Dunedin, FL, is also home to large hospitals, including the Mease Dunedin Hospital, an award-winning, 120-bed, general medical and surgical facility. Generally, the city’s healthcare cost is 2% lower than the national average.
Dunedin is synonymous with retirees. So, expect health insurance rates to be higher than average. Some of the most affordable health insurance providers in Dunedin are Blue Shield and Blue Cross.
Largely Safe Neighborhoods
Anyone looking to invest in Dunedin real estate will want to learn about the city’s crime rate. It’s mostly a safe place to invest and live. To gain an insight into Dunedin’s safety level, let us highlight some crime statistics here.
On a scale of 0-100, Dunedin, FL violent crime score is 17.0, which is lower than the national average. Property crimes are the most prevalent in Dunedin, standing at 29.9, but still lower than the national average of 35.5.
The chances of becoming a victim of property crime in Dunedin, Florida is 1 in 57. Property crimes may include burglary, personal property theft, arson, and vehicle theft. You have a 1 in 707 chance of being a victim of violent crime such as robbery, murder, and assault. However, the city’s violent crime rate has decreased by 2% over the past one year. In Dunedin, your overall risk of becoming a crime victim is 1 in 53.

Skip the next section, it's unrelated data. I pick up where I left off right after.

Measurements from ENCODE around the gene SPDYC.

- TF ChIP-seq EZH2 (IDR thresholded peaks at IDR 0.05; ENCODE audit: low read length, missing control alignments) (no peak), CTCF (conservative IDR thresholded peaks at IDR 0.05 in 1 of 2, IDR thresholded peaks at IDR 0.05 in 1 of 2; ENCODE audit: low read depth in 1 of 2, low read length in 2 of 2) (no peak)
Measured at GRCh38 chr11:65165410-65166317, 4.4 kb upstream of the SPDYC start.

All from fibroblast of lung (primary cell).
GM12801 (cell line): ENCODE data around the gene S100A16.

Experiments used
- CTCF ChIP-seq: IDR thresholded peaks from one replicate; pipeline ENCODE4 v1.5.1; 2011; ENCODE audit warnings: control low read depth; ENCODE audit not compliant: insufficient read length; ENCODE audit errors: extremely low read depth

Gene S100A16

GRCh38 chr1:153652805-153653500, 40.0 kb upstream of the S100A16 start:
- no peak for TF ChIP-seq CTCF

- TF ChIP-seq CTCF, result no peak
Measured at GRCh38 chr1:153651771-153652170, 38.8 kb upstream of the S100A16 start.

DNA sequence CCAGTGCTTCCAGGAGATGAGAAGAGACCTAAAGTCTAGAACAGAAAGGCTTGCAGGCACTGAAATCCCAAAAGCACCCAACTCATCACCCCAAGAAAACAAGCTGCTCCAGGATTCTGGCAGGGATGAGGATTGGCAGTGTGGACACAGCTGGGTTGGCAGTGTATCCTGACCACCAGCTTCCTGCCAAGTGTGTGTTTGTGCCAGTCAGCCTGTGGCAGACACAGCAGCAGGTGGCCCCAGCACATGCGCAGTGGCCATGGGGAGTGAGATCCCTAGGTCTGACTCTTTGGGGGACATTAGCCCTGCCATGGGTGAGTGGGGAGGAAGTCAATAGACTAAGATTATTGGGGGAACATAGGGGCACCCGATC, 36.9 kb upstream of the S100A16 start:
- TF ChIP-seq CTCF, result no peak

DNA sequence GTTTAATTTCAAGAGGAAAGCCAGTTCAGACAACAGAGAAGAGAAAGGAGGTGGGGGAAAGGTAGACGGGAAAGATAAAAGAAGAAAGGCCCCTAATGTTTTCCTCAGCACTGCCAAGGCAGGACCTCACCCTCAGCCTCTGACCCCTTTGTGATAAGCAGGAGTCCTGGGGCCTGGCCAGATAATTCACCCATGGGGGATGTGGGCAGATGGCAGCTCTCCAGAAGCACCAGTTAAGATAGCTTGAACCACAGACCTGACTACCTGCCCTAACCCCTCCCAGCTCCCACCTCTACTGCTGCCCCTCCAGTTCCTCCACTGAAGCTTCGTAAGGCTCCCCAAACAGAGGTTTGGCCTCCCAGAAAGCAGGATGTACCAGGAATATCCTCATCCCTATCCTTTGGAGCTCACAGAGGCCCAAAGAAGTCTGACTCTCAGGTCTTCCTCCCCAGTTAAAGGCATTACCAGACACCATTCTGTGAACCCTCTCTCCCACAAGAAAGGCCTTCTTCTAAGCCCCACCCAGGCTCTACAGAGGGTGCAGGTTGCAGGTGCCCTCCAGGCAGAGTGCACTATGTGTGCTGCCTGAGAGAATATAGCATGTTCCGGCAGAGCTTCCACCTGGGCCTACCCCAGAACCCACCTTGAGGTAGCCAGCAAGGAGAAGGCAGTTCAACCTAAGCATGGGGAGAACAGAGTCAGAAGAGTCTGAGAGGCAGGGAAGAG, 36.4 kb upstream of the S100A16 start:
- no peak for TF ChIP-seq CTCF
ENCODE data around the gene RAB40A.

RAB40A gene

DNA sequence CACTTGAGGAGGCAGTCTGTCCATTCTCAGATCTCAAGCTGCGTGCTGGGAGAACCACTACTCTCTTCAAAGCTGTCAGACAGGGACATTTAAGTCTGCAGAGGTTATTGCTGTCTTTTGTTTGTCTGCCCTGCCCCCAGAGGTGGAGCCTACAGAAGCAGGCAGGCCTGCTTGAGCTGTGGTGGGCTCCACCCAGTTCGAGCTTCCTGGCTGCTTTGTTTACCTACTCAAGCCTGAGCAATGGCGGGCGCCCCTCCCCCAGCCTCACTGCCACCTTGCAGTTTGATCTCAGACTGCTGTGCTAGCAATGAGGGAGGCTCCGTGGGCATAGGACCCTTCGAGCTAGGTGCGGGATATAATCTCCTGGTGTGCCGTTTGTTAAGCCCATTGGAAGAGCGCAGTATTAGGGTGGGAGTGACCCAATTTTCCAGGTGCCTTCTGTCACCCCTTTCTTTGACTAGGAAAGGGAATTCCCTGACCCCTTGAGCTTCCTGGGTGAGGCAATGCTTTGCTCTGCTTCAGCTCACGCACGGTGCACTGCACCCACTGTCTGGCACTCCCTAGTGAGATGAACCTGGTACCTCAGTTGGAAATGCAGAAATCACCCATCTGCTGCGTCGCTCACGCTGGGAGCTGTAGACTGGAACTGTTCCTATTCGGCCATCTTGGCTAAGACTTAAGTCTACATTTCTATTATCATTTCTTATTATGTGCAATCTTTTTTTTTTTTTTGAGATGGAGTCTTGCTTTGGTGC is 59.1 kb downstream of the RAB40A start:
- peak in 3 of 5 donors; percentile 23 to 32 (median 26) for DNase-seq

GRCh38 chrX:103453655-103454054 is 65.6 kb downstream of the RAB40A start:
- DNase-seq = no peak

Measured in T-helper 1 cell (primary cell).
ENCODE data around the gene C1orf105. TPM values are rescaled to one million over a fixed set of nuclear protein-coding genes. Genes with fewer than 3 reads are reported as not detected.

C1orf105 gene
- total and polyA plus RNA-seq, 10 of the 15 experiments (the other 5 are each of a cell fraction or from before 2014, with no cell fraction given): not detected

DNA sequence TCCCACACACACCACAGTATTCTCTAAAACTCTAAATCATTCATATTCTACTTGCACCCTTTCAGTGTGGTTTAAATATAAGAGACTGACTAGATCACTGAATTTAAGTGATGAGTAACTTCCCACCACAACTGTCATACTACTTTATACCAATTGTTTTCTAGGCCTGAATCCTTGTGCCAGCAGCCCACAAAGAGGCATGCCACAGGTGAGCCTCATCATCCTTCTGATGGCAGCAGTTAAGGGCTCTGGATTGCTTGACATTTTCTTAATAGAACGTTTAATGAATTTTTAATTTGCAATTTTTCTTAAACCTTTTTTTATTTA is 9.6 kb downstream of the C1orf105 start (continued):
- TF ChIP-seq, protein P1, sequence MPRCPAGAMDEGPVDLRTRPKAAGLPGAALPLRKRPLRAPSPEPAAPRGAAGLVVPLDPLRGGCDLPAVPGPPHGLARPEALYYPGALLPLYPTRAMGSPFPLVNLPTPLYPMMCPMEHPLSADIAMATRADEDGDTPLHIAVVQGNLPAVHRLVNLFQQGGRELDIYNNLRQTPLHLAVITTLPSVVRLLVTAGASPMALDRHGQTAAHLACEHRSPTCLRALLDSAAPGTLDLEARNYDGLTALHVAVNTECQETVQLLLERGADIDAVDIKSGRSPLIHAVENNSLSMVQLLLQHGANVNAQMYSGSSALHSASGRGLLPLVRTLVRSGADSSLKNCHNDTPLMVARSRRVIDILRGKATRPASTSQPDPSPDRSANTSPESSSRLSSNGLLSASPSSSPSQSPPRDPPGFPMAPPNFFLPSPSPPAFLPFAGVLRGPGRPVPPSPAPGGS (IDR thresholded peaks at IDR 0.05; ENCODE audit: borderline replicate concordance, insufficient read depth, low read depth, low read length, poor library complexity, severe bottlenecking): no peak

The above comparisons show that Dunedin is safe enough to live, work, and start a family. Among the safest neighborhoods of Dunedin, FL include Michigan Boulevard, Solon Avenue, Route 19, City Center, Bayshore Boulevard, and Beltress Street.
Above Average Schools
Your child’s education is safe with most Dunedin, FL schools. For the year 2020-21, there are eight public schools in the city, serving about 5,260 students. Dunedin, FL schools have an average reading proficiency score of 53% and a math proficiency score of 58%.
Top-ranked public schools in Dunedin include Curtis Fundamental Elementary School, Academie Da Vinci Charter School, and Discovery Academy of Science Charter.
The only public high school in Dunedin, FL, is the Dunedin High School, boasting a graduation rate of 94%, several points higher than Florida’s 86%. It currently serves around 1380 students.
The top private schools in Dunedin, FL are Cornerstone Christian School, Dunedin Academy, Dunedin Montessori Academy, and Our Lady of Lourdes Catholic School.
Most schools in Dunedin are above average, with the elementary schools being closer to residential areas.
This far, you are familiar with the top reasons you should stay in Dunedin, FL. Right from recreation opportunities to healthcare services, this charming city has virtually everything for anyone.
A critical part of locating to Dunedin, Florida, is finding a home that suits your housing needs. Only727 can help you turn your Dunedin dream home into a reality. Browse our Dunedin, FL homes listings, or call us at (727) 888-3275 for immediate assistance.
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Main Office: 801 West Bay Drive, Ste. 200 Largo, FL 33770 – 727-888-3275